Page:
November is here, which usually means Thanksgiving and Christmas are right around the corner. However, every two years, it also means voting season.
For the nation, it means that 35 seats on the United States Senate and the entire House of Representatives, which has a total of 435 seats, are up for election.
For residents in Oklahoma, it means a few official positions are up for election and five state questions. There are three candidates vying for the top spot of Governor of Oklahoma. Drew Edmondson is a Democrat and served as the general attorney of Oklahoma for 16 years. The gubernatorial candidate has an extensive background in law and the state government by serving on the Oklahoma House of Representatives.
Kevin Stitt is the Republican candidate running for Governor. Even though Stitt does not have a political background, he has a comprehensive background in finance. He founded Gateway Mortgage in 2000. The company currently is a nationwide mortgage company that had a loan servicing portfolio in excess of $16 billion in 2018.
Chris Powell is the Libertarian, or free will party, candidate in the gubernatorial race. Powell served as the chair of the Oklahoma Libertarian Party. He was also on the board of Youth Cornerstone and a United States Marine Corps Reserve who served in the first Gulf War.
State questions are a little different; a yes or no vote decides if it passes or not. SQ 793 will decide if optometrists can operate out of a retail establishment. If passed, SQ 794 will allow victims to be notified when there are any changes in the case, or with the suspect. SQ 798 will determine if the Governor and Lieutenant Governor will be elected on the same ticket.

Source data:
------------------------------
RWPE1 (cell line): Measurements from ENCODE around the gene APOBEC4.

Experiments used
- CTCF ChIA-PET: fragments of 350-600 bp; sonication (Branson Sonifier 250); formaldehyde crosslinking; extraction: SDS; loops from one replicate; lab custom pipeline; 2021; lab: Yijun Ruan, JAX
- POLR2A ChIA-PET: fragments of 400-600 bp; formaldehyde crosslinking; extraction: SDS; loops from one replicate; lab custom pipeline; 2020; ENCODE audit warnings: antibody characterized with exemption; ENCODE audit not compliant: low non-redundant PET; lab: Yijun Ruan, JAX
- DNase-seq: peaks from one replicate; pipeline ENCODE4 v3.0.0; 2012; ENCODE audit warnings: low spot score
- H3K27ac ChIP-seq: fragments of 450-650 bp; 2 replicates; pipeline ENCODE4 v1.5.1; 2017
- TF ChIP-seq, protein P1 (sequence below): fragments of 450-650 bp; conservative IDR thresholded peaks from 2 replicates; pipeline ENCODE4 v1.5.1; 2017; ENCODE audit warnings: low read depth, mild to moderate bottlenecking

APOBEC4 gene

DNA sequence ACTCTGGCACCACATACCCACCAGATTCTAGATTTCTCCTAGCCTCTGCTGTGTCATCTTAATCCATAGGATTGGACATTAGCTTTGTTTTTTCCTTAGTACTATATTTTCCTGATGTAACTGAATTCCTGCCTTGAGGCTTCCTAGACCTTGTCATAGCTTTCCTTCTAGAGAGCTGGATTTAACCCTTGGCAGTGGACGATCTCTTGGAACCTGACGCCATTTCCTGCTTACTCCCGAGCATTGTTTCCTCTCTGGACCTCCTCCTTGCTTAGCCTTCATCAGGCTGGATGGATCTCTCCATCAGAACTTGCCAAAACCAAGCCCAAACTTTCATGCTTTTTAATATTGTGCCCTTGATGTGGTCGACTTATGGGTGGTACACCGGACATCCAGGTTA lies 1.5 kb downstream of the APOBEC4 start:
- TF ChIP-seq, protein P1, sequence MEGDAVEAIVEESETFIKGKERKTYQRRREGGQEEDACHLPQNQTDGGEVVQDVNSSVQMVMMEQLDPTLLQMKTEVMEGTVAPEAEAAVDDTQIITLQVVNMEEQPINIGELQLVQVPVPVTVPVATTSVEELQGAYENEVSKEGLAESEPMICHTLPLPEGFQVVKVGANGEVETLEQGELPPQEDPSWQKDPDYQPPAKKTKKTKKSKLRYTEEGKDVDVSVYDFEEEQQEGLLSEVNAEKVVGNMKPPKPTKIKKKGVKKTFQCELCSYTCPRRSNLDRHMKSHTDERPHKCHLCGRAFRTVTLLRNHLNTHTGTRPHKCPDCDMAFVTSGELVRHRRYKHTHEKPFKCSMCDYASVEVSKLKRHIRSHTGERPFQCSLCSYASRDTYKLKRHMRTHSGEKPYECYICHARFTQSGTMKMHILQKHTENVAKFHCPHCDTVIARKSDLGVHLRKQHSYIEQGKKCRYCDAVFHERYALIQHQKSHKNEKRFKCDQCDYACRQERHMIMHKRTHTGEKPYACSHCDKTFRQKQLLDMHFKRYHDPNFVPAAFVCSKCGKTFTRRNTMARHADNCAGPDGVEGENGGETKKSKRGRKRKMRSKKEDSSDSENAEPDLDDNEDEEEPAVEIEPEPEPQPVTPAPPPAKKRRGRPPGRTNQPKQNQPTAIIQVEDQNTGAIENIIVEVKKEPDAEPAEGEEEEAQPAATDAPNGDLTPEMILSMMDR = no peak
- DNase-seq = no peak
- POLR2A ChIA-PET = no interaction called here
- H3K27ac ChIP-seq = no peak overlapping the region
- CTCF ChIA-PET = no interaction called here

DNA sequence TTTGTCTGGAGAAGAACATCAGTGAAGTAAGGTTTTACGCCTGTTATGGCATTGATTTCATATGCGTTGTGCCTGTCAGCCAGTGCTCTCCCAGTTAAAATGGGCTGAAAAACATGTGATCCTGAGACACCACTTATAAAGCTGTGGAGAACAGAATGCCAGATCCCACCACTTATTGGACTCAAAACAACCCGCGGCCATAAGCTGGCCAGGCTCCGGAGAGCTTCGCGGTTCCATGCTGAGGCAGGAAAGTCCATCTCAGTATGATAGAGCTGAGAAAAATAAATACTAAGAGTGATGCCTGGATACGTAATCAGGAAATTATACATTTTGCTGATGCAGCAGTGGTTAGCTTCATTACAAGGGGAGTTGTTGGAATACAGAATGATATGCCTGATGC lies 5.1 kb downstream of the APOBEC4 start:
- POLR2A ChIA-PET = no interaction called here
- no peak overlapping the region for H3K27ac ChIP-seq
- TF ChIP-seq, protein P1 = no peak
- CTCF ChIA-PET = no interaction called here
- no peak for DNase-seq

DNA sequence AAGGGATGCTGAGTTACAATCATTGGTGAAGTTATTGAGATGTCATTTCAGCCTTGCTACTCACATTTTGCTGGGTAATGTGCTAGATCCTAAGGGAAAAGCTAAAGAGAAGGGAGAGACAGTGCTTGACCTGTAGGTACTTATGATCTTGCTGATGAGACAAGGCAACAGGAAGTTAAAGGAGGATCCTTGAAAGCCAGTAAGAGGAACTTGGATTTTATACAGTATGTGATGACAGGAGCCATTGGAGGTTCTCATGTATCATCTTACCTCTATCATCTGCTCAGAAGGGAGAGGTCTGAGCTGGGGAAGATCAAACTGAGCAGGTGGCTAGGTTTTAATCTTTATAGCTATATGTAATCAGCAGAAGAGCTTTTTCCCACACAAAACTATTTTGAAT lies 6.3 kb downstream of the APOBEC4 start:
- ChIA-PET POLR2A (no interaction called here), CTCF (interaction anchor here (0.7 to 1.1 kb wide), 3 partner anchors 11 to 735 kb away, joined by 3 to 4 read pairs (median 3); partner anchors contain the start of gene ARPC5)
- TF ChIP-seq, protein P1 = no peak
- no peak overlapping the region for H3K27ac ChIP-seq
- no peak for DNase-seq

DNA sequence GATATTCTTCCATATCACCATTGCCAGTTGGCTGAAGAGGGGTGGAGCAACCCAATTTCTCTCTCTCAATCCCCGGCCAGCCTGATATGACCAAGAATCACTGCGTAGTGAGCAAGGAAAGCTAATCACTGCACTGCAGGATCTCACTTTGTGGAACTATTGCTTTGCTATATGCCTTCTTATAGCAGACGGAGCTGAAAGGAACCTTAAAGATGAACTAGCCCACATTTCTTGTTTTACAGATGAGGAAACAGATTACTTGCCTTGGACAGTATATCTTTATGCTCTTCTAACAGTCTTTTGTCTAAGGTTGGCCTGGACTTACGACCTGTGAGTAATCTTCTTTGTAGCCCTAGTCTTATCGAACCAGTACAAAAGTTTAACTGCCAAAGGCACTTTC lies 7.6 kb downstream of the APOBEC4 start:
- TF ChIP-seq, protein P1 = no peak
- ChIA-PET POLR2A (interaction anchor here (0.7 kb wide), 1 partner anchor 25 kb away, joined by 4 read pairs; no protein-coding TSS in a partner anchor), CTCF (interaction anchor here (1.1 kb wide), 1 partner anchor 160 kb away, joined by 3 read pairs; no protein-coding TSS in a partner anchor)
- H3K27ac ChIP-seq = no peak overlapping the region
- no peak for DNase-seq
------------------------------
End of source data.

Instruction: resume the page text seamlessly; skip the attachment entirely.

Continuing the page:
There are two state questions that affect residents’ taxes. SQ 800 will invest five percent of the Oil and Gas taxes, if passed. SQ 801 will determine if voter approved taxes will fun school district operations.
There were some residents who rallied together to attempt to have recreational marijuana added to the November ballot. However, according to Marijuana Business Daily, it fell 20,000 signatures short of qualifying the proposal for public vote.
A few issues regarding voting is where and how to vote. The location for voting is determined by the resident’s address. Durant has seven locations: the Superintendent’s office, the Bryan County Health office, and five churches. Caddo residents can vote at the Rock Community Building. Calera has the Methodist church and Kiamichi Tech Center.
Finding the correct polling place might prove to be a bit daunting. Bryan County Secretary of Elections, Kimberly Norris said, “If they don’t know where they should go the best option is to call us at 580-924-3228 so we can look them up to see where they are registered.”
If a voter is unable to make it to a polling booth on November 6, there is always the absentee voting option. Absentee voting is done by mailing in a little paperwork before the Election Day. Some states will allow the voter to apply for absentee voting, then vote the same day.
Oklahoma has no restrictions on absentee voting. Just visit www.vote.org/absentee-voting-rules/, scroll to Oklahoma and fill out the form.
With a variety of ways a resident can vote, both in person or absentee, there is no excuse not to let your voice be heard. Just make sure you have a current identification, and your voter card, and go out and vote.